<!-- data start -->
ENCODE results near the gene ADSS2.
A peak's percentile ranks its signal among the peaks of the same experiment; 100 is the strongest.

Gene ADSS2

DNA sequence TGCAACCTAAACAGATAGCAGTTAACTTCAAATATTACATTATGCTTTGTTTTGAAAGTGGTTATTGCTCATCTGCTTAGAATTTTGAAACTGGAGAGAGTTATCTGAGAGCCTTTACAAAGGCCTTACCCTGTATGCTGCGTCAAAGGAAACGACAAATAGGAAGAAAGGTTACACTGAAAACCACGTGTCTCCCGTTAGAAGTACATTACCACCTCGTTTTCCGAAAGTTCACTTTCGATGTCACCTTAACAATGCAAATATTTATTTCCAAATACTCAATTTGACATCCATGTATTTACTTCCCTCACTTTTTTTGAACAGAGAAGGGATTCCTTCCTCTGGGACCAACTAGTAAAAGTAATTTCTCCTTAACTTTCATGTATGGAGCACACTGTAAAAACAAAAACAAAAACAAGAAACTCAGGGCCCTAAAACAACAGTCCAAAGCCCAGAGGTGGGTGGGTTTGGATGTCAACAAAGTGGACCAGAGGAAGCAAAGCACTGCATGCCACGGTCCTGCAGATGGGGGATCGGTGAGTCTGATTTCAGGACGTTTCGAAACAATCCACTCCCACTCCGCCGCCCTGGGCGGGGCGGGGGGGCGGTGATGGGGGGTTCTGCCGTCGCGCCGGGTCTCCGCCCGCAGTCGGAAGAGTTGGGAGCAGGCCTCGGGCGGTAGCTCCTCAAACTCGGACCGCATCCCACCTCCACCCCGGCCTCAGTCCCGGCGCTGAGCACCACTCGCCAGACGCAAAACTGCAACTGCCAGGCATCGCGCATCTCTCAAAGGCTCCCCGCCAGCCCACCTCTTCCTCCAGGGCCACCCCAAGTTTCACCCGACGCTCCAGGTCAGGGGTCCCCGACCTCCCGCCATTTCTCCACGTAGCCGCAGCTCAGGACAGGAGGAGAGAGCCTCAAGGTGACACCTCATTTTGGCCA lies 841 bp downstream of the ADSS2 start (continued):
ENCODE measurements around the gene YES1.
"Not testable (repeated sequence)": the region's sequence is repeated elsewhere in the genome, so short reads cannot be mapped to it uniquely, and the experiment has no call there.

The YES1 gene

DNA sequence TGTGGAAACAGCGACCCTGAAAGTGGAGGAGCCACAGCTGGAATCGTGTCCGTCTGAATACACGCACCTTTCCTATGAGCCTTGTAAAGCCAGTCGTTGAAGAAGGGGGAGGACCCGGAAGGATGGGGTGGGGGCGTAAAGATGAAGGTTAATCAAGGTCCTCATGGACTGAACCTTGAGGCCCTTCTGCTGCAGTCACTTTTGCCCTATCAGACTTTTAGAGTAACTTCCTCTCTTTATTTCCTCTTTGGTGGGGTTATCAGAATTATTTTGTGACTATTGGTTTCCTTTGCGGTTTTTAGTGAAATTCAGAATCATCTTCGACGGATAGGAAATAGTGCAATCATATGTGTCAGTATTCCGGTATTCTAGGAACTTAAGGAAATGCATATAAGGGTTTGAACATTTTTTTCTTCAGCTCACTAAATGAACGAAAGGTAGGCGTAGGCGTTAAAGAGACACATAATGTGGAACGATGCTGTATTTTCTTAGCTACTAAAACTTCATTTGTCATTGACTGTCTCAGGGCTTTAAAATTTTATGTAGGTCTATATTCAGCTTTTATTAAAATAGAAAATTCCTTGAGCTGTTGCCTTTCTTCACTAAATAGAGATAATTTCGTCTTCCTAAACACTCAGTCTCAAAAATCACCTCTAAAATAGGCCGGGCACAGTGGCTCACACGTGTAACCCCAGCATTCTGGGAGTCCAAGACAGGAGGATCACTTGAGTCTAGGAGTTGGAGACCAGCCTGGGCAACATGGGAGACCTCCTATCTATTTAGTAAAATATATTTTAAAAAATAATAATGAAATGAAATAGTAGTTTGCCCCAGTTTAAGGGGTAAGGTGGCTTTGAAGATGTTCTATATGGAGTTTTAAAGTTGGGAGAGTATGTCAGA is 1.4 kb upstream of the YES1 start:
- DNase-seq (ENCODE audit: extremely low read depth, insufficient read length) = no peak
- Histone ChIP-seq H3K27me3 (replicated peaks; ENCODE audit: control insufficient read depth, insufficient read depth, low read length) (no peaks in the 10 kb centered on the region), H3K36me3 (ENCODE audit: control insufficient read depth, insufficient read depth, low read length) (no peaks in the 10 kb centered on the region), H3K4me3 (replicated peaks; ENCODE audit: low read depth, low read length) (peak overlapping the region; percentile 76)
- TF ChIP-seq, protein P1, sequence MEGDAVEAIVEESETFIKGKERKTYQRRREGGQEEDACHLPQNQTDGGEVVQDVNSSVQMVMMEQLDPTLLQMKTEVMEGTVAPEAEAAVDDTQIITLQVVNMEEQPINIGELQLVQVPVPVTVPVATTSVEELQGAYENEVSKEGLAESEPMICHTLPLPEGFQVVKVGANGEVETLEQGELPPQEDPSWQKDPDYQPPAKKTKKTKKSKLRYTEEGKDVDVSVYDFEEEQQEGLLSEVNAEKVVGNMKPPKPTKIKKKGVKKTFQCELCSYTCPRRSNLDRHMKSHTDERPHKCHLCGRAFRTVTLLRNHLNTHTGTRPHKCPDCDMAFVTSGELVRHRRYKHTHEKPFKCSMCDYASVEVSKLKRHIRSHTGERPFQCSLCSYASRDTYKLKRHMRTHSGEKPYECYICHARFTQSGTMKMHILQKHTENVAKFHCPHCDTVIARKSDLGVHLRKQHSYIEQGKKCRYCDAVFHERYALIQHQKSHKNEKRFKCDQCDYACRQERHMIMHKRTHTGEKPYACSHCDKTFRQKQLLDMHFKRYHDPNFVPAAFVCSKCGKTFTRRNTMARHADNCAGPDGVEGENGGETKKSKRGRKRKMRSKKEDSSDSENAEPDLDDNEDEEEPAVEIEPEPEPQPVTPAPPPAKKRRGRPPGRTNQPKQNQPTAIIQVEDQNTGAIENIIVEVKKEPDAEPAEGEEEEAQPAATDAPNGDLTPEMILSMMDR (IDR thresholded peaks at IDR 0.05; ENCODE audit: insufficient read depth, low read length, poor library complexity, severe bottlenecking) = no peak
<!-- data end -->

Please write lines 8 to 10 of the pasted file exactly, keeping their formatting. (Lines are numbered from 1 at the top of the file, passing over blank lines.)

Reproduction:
DNA sequence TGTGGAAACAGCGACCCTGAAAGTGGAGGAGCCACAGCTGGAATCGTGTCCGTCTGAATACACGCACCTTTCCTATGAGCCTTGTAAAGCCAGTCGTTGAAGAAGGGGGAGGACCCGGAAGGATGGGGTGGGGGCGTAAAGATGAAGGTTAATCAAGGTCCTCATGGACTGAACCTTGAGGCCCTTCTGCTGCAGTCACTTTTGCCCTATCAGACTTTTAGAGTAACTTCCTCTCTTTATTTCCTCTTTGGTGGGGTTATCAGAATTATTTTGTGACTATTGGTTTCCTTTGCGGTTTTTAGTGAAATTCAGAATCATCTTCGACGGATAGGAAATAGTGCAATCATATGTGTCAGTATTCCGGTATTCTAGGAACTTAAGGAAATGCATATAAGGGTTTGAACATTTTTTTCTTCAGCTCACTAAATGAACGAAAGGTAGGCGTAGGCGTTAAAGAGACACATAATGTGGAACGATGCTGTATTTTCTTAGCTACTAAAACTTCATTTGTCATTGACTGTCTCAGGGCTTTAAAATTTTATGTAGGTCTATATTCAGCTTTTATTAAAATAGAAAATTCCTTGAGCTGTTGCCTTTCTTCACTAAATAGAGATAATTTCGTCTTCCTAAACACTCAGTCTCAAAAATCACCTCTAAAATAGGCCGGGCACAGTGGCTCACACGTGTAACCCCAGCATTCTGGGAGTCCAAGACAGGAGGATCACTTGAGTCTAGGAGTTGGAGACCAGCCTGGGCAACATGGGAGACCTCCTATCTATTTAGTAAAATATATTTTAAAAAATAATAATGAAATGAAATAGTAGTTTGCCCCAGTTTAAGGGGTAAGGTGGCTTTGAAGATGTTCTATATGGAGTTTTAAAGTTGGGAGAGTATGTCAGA is 1.4 kb upstream of the YES1 start:
- DNase-seq (ENCODE audit: extremely low read depth, insufficient read length) = no peak
- Histone ChIP-seq H3K27me3 (replicated peaks; ENCODE audit: control insufficient read depth, insufficient read depth, low read length) (no peaks in the 10 kb centered on the region), H3K36me3 (ENCODE audit: control insufficient read depth, insufficient read depth, low read length) (no peaks in the 10 kb centered on the region), H3K4me3 (replicated peaks; ENCODE audit: low read depth, low read length) (peak overlapping the region; percentile 76)